Prior to the description of the hull block assembling method in accordance with the present invention, the facility or station therefor will be described in detail hereinafter.

A hull subassembly 1 (See FIG. 2), which consists of a skin plate 16 to which is temporarily fastened longitudinal and transverse structural members 2 and 3 by the tack welds in the preceeding subassembly station, is transported by carriages 4 (See FIG. 5), which ride on rails 5, to a block assembling or erecting station S in which is disposed a block supporting or erecting bed 6. The block erecting bed 6 has a plurality of supporting beams 7a, 7b, 7c and 7d four in the instant embodiment which are spaced apart from each other by a suitable distance and disposed at right angles relative to the rails 5 (See FIG. 1). As best shown in FIG. 5, the block erecting bed 6 has rails 8 which are securely attached to the supporting beams 7a-7d in the recesses thereof and which are in line with the rails 5 when the block erecting bed 6 is held in the horizontal position as shown in FIG. 1 so that the carriages 4 may move over the rails 8 on the block erecting bed 6 from the rails 5 laid on the foundation. One end of each of the supporting beams 7a-7d is pivoted with a pivot pin 11 to a bearing block 10 which is securely anchored to the foundation so that the block erecting bed 6 may be swung about the pivot pins 11 to be referred to as "the axis of rotation" to the upright position (indicated by the broken lines in FIG. 1) as will be described in more detail herinafter. Along one side; that is, the pivoted side of the block erecting bed 6 are attached block holding pawls 12 and block holders 13 to be described in detail hereinafter with reference to FIG. 3 in order to hold the hull block 1 when erected.

On the other side of the block erecting bed 6 and in opposed relation with the inner supporting beams 7b and 7c are disposed movable or self-propelled clamping devices 15 (See FIG. 1) which engage with guide grooves 7' (See FIG. 2) of the supporting beams 7b and 7c so that the clamping devices 15 may move along the supporting beams 7b and 7c. In the inoperative position the clamping devices 15 are placed on the beam recess 14 which is disposed in parallel with the rail 5 and 8. When the hull block 1 is placed on disk rollers 9 of the block supporting bed 6 in a manner to be described in detail hereinafter, the clamping devices 15 move over the supporting beams 7b and 7c, push the hull block 1 until the latter engages with the block holders 13, and securely clamp the hull block 1 on the block erecting bed 6 in a manner to be described in detail hereinafter.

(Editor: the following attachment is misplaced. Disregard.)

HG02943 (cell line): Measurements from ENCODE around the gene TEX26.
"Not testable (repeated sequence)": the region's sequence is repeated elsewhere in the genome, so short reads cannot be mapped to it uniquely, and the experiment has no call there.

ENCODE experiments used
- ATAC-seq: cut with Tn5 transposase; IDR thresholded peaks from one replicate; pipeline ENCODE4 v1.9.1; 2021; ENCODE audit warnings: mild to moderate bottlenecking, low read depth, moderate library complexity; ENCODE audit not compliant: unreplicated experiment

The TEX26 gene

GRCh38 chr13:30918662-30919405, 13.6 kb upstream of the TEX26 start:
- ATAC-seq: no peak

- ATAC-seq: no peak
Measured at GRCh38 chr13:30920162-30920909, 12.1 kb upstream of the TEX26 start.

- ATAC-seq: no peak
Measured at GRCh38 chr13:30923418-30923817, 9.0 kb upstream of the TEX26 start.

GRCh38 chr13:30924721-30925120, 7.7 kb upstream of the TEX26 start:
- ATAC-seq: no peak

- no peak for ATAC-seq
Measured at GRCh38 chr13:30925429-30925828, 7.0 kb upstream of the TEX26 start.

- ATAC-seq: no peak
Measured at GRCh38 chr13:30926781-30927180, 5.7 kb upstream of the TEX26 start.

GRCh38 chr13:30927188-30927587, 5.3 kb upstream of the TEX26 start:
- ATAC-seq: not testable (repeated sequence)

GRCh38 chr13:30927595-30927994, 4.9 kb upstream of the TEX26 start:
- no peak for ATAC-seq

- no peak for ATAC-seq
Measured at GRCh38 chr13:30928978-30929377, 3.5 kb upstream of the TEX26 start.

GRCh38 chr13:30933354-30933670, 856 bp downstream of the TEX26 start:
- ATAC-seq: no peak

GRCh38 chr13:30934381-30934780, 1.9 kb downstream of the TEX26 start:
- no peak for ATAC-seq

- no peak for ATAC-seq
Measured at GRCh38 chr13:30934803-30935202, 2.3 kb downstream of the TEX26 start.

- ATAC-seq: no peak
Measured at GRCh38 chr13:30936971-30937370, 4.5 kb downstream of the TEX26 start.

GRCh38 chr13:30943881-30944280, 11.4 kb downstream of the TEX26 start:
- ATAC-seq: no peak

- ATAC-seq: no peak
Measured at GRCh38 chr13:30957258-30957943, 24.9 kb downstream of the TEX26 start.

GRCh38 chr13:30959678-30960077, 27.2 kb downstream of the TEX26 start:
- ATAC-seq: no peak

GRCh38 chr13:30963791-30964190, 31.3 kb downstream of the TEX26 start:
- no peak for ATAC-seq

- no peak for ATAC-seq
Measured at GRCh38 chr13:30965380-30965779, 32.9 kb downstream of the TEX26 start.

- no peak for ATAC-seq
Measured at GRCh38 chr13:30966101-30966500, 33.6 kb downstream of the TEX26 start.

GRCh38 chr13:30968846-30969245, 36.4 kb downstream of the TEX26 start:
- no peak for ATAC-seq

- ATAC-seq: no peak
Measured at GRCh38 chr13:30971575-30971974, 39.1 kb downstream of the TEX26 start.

As shown in FIGS. 3a and 3b, each block holder 13 is provided with a cushion consisting of a rubber plate 17 and a copper plate 18 in order to receive the edge of the block, and as best shown in FIG. 3b the block holders 13 are spaced apart from each other in the form of a comb in order to permit the longitudinal member 2 to extend through the space between the adjacent block holders 13.

The detail of the clamping device 15 is shown in FIG. 4. The clamping device 15 has a motor 21 which drives a pinion 20 in mesh with a rack 19 laid in parallel with the upper surfaces of the beam recess 14 and the supporting beams 7b and 7c so that the clamping device 15 may move along the supporting beams 7b and 7c. A clamping pawl head 22 having hydraulically actuated clamping pawls 27 is transversely movably carried by a transverse shaft 23 and has a nut 24 in mesh with a threaded rod 25 which is rotated by a motor 26 so that the clamping pawl head 22 may move transversely along the transverse shaft 23. The clamping pawls 27 are actuated by hydraulic cylinders (not shown) so as to clamp the hull block 1 when the latter is erected.

Referring back to FIG. 1, in addition to the block erecting bed 6 and the clamping devices 15, in the block erecting station S there are provided a turntable 28 for rotating the hull block 1 through 180 for the purpose to be described hereinafter, hydraulic jacks 29 for vertically lifting the hull block 1, and a plurality of idle rollers 30.

Referring to FIGS. 6, 7 and 8, the turntable 28 comprises an under-table 32 which is supported by four hydraulic cylinders 31 anchored to the foundation so that the under-table 32 may be vertically lifted, and an upper table 33 whose center shaft 34 is inserted into the center hole of the under-table 32 may be vertically lifted, as best shown in FIG. 7. A plurality of steel balls 35 are interposed between the under-table 32 and the upper table 33 so that the latter may be freely rotated on the under-table 32. The driving chain 36 is wrapped around the upper table 33 and is drivingly coupled to the driving shaft of a motor 37 so that the upper table 33 may be rotated about the center shaft 34. When the turntable 28 is not used, it is lowered by the hydraulic cylinders 31 so that the upper table 33 is substantially in line with the ground line G.L. as shown in FIG. 8a.